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[396] parties, and the improvement of the whole. To be sure, we take a great deal when we attract such men as Mr. Cabot, Judge Parsons, Mr. Webster, and Mr. Mason; but we are constantly sending out influences greater and more beneficial, I believe, than any other capital in the country; and influences, too, which we could never put forth, if we could not concentrate and combine such powers in the midst of us, and render them much more active and efficient than they could be scattered through the land in their native homes.

We are all well, though little Nannie shows some feebleness at the approach of spring, which I impute, in part, to the severe illness of the last summer. The little boy is excellently thriving. . . . .

To C. S. Daveis, Portland.

Boston, January 26, 1834.
Mrs. T. has not been so well or so strong for six or eight years, perhaps never before; and, except colds, the children have been well; in consequence of which I suppose we have had, thus far, the merriest winter we have had since we were married. I have just finished a course of twelve lectures on Shakespeare, which have gone off well enough. Mrs. T. has set up an opposition line of soirees every Thursday, which quite distances my humble Sunday Evening concerns, without, however, putting them down; and next Thursday she has invited a moderate fraction of her dear five hundred friends to come and dance it out with her. This, I think, would seem enough to any reasonable person; but on the intervening evenings we have generally been to some sort of a party, from a seven-o'clock sociable to a ball which does not begin till ten; and the daytimes are spent in listening to Miss Walsh,1 who keeps us in an atmosphere of melody during most of the hours we are awake. The long and the short of the matter is, that if you were here you would not know us for the humdrum people that have heretofore lived in Park Street and Tremont Street, except that you would find us just as glad to see you as ever.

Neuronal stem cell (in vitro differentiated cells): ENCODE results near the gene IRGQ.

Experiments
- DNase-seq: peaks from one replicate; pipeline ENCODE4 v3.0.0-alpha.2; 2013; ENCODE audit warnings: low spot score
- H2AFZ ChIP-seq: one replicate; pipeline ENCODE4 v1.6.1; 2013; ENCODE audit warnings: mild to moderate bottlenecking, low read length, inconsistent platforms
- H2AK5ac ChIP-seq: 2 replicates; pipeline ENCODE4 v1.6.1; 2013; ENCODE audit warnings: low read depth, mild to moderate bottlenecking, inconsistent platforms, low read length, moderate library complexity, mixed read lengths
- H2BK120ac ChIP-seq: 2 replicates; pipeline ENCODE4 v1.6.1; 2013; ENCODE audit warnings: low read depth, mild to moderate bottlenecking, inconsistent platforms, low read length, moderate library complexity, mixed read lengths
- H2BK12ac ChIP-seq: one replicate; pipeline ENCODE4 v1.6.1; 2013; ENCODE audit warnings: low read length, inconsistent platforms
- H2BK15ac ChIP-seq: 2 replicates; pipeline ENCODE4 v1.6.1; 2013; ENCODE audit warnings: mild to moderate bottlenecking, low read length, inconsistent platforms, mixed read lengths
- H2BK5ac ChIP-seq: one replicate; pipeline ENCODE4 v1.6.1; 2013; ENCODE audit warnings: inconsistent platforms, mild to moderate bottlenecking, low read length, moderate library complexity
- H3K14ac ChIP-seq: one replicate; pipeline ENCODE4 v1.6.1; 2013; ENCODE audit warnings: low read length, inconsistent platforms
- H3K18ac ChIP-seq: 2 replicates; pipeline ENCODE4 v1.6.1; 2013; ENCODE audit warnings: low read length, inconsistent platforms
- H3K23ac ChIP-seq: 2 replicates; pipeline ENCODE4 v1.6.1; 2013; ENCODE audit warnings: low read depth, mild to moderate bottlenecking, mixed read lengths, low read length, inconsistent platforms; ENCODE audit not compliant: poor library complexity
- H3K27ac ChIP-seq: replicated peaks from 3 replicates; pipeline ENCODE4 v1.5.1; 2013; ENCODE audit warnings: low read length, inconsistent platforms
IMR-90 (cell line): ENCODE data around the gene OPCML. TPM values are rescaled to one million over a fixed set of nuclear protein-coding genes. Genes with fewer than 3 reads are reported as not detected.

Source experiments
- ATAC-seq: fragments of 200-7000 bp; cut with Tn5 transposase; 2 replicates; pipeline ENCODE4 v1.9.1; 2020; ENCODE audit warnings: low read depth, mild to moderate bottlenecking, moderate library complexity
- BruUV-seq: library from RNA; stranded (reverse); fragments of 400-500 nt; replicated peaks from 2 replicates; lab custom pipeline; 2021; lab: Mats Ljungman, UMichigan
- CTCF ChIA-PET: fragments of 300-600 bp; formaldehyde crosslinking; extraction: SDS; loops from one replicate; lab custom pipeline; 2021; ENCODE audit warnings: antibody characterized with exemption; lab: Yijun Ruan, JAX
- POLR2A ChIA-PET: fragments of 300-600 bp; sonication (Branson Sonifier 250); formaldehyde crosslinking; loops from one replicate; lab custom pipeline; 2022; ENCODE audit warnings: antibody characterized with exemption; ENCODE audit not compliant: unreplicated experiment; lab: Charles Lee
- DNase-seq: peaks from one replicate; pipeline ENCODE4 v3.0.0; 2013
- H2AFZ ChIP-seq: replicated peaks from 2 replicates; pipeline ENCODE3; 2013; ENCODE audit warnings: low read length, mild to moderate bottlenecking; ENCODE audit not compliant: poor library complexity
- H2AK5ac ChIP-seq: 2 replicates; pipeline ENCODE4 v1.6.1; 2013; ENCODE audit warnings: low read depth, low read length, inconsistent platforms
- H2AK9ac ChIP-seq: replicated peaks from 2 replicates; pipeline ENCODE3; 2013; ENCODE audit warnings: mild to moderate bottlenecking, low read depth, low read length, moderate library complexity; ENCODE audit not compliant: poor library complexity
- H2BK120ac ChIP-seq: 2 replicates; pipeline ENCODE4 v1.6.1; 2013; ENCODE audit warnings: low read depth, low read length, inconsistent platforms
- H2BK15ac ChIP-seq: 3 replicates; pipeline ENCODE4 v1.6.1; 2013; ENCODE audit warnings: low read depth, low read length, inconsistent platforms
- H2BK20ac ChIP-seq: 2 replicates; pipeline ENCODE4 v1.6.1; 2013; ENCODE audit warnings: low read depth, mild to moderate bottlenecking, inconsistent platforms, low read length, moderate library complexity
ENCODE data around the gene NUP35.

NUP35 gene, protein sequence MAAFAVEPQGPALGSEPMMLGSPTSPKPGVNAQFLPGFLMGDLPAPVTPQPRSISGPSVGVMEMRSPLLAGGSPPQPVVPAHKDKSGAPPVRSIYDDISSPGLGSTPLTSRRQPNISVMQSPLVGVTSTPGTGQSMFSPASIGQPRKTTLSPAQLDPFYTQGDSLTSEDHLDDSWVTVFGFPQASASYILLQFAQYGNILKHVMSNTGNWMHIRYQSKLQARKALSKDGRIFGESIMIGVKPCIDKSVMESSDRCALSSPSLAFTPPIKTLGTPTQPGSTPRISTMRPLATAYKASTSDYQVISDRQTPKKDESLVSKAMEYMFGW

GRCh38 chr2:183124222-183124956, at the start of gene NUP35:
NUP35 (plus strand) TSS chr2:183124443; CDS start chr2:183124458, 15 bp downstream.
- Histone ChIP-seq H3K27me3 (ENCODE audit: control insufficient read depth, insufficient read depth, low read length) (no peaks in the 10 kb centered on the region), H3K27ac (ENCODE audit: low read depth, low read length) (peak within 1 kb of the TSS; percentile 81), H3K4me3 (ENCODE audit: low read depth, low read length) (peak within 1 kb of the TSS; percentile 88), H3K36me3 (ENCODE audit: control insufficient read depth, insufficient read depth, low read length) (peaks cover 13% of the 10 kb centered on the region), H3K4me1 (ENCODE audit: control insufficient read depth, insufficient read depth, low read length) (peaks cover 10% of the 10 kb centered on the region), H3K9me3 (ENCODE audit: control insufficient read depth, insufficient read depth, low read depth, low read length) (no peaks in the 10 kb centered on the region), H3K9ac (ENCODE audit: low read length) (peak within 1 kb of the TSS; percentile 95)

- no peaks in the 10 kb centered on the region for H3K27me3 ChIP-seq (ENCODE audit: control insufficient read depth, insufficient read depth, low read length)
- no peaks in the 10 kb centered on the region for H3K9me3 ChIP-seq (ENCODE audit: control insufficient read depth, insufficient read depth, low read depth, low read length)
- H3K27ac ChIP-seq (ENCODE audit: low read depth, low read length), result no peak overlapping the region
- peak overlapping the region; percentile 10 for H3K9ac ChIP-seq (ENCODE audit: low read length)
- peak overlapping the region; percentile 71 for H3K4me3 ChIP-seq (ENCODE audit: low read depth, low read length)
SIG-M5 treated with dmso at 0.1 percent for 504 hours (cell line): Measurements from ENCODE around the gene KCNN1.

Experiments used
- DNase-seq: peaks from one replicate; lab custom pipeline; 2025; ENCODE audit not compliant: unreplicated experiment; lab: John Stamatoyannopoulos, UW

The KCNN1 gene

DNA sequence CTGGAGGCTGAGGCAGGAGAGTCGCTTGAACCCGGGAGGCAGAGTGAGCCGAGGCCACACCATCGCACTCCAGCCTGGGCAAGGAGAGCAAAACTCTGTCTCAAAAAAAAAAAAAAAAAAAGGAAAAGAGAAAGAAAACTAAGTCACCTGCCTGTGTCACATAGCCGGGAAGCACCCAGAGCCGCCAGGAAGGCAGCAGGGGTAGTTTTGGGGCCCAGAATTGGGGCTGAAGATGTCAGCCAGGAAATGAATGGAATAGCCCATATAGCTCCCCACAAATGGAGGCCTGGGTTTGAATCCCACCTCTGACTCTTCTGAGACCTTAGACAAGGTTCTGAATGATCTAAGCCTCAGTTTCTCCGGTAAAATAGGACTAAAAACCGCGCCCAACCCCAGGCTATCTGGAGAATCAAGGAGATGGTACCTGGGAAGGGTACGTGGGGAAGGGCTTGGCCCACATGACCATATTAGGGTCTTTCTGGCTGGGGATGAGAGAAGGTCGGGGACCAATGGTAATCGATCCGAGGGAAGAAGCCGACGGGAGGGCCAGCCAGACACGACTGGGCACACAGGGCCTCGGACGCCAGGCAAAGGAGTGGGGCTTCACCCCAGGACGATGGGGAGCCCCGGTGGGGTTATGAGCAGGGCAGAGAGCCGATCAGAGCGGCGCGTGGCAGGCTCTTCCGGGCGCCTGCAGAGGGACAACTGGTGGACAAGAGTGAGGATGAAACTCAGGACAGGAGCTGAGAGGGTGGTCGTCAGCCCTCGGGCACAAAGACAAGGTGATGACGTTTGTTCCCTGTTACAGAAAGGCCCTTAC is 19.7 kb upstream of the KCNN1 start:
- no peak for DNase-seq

In the summer of 1825 a sorrow had come to him, of a kind he had not felt before, through the death of his second little daughter, only a few weeks old. He refers to it thus in a letter to his friend Daveis:—

1 Miss Anna Walsh, second daughter of Mr. Robert Walsh, a charming singer, who passed the winter with Mrs. Ticknor.

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